February 18, 2008
Posted: 05:10 PM ET
This post might have Kermit’s undivided attention.
I just spoke with paleontologist David Krause at Stony Brook University who described an amazing find in Madagascar: a gigantic fossil frog. It was the size of a squashed beach ball and - at a whopping 10 lbs. - may be the heaviest frog ever.
The 16-inch ancient frog did its hopping at the end of the age of dinosaurs, about 65-70 million years ago. Krause’s team started calling it the “frog from hell,” which prompted fellow researcher Catherine Forster to give it the official genus name Beelzebufo.
She combined “Beelzebub,” the Hebrew word for devil, with the Latin “bufo”, meaning frog or toad.
But here’s the kicker: Beelzebufo’s closest living relative is half-a-world away in South America!
So how does a fossil group on an island off the east coast of Africa have contemporary cousins in the western hemisphere? Krause has started a bit of controversy. I’ll explain in a bit.
Field researchers first discovered bits and pieces of the devil frog back in 1993, but it took 15 years to collect enough fragments – about 75 of them – to make sense of the skeleton.
Finally they had enough specimens to assemble about 75 percent of the animal’s skull and 10 percent of its body. Knowing the anatomy of related forms, Krause suspected he had a froggy find. But he needed help in identifying what kind. He collaborated with fossil frog experts Susan Evans and Marc Jones of the University College London. Evans was the first to suggest that thought that Beelzebufo resembled the “ceratphyrines” of South America, which have enormous mouths.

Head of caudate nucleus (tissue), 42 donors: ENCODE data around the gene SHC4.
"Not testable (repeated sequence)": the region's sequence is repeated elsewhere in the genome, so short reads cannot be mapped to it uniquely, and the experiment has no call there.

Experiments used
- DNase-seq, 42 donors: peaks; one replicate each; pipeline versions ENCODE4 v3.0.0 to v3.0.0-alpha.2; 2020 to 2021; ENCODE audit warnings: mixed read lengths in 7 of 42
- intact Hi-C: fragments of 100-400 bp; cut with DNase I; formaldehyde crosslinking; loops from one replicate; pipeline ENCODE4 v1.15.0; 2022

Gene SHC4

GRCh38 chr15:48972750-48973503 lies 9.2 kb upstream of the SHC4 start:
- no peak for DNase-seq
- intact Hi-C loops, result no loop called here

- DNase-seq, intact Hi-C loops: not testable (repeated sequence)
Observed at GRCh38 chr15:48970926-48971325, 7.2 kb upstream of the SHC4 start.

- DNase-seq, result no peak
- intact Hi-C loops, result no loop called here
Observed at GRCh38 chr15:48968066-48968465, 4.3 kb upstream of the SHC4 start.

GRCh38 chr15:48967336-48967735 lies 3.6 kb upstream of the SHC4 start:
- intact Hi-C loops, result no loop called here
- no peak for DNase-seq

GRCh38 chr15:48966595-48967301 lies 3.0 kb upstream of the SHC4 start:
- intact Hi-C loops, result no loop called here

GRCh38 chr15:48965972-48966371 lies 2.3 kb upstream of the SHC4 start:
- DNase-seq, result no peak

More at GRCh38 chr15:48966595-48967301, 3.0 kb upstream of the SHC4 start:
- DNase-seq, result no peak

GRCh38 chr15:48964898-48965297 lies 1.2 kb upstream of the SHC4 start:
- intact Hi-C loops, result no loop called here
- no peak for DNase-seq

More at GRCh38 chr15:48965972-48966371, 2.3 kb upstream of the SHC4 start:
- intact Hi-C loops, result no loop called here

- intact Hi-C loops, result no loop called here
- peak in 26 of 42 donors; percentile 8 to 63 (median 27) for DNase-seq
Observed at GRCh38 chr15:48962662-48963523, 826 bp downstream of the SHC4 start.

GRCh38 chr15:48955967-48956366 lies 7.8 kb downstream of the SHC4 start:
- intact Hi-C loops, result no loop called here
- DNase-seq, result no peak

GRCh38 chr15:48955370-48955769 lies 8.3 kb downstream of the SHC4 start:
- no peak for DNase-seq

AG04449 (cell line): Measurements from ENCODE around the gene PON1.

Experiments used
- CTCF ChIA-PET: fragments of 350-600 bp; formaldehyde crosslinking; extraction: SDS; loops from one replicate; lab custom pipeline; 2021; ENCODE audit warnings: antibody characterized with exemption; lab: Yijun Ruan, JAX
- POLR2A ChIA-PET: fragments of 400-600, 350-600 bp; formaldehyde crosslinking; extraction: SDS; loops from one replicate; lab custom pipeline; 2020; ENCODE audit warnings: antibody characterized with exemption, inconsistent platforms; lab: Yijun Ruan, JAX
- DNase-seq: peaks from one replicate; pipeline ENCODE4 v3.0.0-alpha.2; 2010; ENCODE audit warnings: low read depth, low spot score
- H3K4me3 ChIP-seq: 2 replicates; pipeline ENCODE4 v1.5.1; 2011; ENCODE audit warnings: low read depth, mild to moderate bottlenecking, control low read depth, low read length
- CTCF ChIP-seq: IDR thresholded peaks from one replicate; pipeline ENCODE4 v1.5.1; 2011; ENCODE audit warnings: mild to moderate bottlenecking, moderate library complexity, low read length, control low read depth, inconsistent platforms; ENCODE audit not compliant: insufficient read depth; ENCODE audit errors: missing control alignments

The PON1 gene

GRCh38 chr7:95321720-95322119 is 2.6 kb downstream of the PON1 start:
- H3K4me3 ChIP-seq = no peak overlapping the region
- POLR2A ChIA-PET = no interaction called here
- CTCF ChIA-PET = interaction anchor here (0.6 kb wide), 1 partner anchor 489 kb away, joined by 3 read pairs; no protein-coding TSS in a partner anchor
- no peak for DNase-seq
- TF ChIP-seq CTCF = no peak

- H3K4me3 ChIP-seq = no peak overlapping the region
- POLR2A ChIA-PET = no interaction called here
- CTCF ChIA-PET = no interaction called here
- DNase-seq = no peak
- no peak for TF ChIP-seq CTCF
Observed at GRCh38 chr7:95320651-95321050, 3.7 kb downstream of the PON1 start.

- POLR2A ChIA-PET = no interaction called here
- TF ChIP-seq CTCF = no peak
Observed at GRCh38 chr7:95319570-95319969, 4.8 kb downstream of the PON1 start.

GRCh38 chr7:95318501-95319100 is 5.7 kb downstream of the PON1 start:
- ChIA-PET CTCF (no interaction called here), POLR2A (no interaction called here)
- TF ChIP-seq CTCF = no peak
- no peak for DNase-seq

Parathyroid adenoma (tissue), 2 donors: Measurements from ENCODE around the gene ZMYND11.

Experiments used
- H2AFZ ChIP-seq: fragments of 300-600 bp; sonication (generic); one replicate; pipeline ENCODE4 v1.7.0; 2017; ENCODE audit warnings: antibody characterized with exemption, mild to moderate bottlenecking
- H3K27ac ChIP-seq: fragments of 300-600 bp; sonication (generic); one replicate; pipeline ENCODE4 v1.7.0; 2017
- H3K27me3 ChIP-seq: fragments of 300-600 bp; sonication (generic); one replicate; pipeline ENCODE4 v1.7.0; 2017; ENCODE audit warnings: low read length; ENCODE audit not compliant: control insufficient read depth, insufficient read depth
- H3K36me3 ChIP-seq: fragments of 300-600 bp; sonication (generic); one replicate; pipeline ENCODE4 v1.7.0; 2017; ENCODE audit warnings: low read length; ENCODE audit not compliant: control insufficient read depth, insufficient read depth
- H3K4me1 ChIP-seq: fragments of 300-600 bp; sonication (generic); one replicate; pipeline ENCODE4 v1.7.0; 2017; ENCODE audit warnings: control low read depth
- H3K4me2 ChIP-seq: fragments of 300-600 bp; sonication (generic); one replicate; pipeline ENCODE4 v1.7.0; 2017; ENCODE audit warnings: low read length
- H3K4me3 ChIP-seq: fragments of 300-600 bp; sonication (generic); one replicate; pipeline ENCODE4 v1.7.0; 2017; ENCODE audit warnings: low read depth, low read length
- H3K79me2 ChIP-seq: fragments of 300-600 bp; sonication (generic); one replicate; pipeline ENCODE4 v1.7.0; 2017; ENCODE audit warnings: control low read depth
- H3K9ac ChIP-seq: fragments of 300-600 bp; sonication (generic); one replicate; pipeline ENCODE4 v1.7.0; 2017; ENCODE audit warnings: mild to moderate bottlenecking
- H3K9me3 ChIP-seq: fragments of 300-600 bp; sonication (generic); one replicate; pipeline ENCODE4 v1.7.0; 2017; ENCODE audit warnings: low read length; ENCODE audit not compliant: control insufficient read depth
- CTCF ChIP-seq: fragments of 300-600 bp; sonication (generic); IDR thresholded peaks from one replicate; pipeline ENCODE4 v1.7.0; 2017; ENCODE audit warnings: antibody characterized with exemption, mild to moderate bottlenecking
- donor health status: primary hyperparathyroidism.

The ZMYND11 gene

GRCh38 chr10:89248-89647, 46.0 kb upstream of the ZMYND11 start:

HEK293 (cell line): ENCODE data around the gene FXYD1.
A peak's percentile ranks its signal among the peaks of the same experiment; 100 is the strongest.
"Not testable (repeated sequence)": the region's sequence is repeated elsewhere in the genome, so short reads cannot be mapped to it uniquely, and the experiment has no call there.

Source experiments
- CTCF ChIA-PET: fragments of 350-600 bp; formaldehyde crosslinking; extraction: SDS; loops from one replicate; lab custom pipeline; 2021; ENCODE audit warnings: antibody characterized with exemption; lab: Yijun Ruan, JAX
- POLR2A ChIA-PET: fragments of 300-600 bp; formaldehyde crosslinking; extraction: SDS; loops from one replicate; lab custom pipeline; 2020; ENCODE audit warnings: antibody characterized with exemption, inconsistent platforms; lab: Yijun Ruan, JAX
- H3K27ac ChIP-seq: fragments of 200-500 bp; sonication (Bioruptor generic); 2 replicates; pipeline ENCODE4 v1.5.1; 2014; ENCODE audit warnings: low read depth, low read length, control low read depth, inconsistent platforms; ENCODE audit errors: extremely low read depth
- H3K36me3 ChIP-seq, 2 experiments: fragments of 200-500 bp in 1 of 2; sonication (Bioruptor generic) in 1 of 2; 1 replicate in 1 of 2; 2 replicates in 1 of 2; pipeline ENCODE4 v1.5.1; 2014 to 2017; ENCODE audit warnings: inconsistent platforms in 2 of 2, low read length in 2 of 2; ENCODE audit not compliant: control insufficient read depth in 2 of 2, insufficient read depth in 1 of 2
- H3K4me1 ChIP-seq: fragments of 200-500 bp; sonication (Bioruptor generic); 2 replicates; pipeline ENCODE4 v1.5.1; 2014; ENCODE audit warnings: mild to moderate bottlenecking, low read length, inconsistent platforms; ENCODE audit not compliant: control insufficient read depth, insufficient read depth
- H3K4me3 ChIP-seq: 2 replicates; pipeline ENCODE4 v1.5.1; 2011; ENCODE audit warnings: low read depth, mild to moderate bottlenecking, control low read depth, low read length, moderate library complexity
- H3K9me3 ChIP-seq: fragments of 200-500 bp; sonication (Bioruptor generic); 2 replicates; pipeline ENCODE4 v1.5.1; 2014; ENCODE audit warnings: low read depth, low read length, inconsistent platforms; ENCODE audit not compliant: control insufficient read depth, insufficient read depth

In fact, some people call them “pac-man” frogs after the big-mouthed videogame character from the 1980s. Evans and Jones concluded that the discovery of Beelzebufo is the first time fossils in Madagascar have been connected with living relatives in South America.
You can read their complete findings in the journal Proceedings of the National Academy of Sciences (PNAS).
So why is the Madagascar-South America link controversial? Frogs like these don’t disperse over big bodies of water, so you need a land connection.
Paleontologists like Krause have to look millions of years back in time, to when scientists think the enormous “Pangaea” supercontinent connected most of the world’s landmasses.
Most geoscientists think that Pangaea broke into two supercontinents about 180 million years ago (“Gondwana” to the south and “Laurasia” to the north), and that Gondwana’s break-up about 160 million years ago separated Madagascar from Africa.
But if Beelzebufo existed around 65-70 million years ago – and is in fact related to South American ceratphyrines – it means that Madagascar was not isolated from other land masses by that time.
Krause says this is a fairly hot debate in scientific circles. The question also lingers whether Antarctica – which was much warmer in the Late Cretaceous period – could have been the land connection.
- CNN's Alex Walker
Filed under: Animals
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